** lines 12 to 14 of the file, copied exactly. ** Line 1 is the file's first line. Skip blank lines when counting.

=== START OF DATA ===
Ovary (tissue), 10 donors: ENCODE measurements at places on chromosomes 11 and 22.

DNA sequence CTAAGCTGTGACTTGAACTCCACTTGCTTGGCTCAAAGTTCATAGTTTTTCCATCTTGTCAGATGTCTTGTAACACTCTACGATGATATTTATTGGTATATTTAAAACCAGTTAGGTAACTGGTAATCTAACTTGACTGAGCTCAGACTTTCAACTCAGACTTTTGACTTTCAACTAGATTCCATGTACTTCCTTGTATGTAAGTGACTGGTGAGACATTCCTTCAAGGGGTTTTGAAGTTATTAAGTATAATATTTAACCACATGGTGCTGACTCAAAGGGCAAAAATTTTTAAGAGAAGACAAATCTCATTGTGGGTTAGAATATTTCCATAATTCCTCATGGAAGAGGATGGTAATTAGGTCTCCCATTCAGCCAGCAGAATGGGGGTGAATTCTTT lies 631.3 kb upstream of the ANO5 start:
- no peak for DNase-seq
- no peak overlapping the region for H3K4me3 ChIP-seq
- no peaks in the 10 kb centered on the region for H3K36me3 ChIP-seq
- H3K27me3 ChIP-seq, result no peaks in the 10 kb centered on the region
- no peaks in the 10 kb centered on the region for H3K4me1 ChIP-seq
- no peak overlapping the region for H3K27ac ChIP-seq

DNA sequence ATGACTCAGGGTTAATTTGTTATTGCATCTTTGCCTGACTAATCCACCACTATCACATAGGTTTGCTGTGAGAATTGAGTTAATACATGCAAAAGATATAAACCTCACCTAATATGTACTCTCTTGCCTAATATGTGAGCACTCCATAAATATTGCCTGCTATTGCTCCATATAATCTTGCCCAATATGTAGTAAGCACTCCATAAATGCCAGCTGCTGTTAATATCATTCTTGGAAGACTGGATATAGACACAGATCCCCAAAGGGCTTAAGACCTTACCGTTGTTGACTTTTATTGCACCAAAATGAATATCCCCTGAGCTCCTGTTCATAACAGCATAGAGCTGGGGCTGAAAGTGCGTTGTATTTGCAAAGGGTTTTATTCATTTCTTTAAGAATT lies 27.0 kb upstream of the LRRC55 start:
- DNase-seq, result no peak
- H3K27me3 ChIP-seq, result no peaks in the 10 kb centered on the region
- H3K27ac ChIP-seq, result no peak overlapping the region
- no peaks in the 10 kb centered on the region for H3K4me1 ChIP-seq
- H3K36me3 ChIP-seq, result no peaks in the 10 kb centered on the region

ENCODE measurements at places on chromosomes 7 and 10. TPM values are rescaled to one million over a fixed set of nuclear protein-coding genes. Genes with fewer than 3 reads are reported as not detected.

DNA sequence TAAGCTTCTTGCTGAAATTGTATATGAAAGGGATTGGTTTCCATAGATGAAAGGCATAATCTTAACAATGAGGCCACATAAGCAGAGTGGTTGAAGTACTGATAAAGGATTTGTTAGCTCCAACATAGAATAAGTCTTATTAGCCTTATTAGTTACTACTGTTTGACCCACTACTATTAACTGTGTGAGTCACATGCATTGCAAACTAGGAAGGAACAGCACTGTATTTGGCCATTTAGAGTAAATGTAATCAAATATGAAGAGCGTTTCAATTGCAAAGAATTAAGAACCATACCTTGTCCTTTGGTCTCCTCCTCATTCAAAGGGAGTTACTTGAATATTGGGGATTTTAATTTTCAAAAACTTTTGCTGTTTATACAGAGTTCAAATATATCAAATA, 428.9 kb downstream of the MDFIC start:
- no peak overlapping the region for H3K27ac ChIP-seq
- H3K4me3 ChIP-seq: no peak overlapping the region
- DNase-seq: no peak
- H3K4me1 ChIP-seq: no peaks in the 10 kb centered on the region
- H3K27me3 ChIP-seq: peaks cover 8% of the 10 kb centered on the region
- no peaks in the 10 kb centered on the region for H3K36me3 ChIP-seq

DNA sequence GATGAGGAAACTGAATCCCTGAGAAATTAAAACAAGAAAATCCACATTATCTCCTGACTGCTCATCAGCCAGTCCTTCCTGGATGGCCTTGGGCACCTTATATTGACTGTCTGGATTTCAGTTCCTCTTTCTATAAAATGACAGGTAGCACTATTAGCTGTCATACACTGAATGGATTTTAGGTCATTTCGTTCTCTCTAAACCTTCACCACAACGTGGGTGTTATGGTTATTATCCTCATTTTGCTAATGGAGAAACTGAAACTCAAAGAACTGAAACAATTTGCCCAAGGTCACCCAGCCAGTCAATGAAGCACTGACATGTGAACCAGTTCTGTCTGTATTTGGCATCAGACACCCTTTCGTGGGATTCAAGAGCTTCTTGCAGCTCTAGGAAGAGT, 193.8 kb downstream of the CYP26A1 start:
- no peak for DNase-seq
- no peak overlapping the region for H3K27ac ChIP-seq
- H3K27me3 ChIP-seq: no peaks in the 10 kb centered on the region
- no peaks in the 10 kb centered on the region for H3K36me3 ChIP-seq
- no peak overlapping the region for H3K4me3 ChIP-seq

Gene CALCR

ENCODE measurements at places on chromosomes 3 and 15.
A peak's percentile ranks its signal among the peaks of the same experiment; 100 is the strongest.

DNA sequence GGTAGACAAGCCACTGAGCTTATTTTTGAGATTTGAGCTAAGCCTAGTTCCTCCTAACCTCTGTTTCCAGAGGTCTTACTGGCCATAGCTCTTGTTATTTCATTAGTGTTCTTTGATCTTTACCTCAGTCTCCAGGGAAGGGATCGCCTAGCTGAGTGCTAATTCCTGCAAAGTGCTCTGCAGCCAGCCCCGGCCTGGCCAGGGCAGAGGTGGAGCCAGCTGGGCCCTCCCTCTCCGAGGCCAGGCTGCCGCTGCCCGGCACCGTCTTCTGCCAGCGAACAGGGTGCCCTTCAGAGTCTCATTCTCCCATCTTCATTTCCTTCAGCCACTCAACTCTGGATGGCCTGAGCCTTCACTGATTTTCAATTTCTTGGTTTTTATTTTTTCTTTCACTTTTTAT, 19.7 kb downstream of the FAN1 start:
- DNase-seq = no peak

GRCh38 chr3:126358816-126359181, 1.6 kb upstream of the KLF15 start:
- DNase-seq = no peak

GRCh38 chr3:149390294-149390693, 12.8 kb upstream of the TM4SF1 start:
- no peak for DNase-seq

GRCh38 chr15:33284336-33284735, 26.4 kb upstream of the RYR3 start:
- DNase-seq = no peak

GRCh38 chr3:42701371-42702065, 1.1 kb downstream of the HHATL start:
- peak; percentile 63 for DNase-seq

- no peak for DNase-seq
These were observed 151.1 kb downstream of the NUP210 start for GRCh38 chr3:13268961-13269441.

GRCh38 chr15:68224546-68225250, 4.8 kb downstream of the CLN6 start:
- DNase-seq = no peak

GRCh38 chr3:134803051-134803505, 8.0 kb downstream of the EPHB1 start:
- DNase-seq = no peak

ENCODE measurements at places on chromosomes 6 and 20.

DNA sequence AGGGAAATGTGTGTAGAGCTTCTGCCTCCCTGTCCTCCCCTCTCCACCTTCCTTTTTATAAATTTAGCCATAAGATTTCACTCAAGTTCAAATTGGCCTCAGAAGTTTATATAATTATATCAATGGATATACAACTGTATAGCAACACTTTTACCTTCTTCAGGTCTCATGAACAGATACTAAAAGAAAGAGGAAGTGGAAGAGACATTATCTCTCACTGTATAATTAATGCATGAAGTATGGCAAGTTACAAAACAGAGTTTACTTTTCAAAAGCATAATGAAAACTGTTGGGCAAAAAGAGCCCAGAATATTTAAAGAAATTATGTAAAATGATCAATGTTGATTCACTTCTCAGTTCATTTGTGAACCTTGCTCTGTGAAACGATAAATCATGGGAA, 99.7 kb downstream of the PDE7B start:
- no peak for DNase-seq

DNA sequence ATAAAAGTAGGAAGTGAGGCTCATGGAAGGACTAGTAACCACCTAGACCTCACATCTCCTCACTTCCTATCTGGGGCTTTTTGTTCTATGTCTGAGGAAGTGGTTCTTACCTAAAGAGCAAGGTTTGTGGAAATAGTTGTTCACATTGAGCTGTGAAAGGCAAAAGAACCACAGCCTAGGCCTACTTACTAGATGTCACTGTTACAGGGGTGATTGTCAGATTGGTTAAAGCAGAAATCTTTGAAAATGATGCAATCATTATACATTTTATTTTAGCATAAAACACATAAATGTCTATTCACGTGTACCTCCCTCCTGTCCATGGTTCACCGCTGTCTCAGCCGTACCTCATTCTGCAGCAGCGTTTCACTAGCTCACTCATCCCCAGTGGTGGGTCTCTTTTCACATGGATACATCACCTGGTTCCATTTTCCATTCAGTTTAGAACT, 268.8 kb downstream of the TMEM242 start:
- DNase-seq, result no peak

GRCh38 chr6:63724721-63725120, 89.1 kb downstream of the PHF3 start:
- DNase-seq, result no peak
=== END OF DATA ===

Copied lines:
- H3K27ac ChIP-seq, result no peak overlapping the region
- no peaks in the 10 kb centered on the region for H3K4me1 ChIP-seq
- H3K36me3 ChIP-seq, result no peaks in the 10 kb centered on the region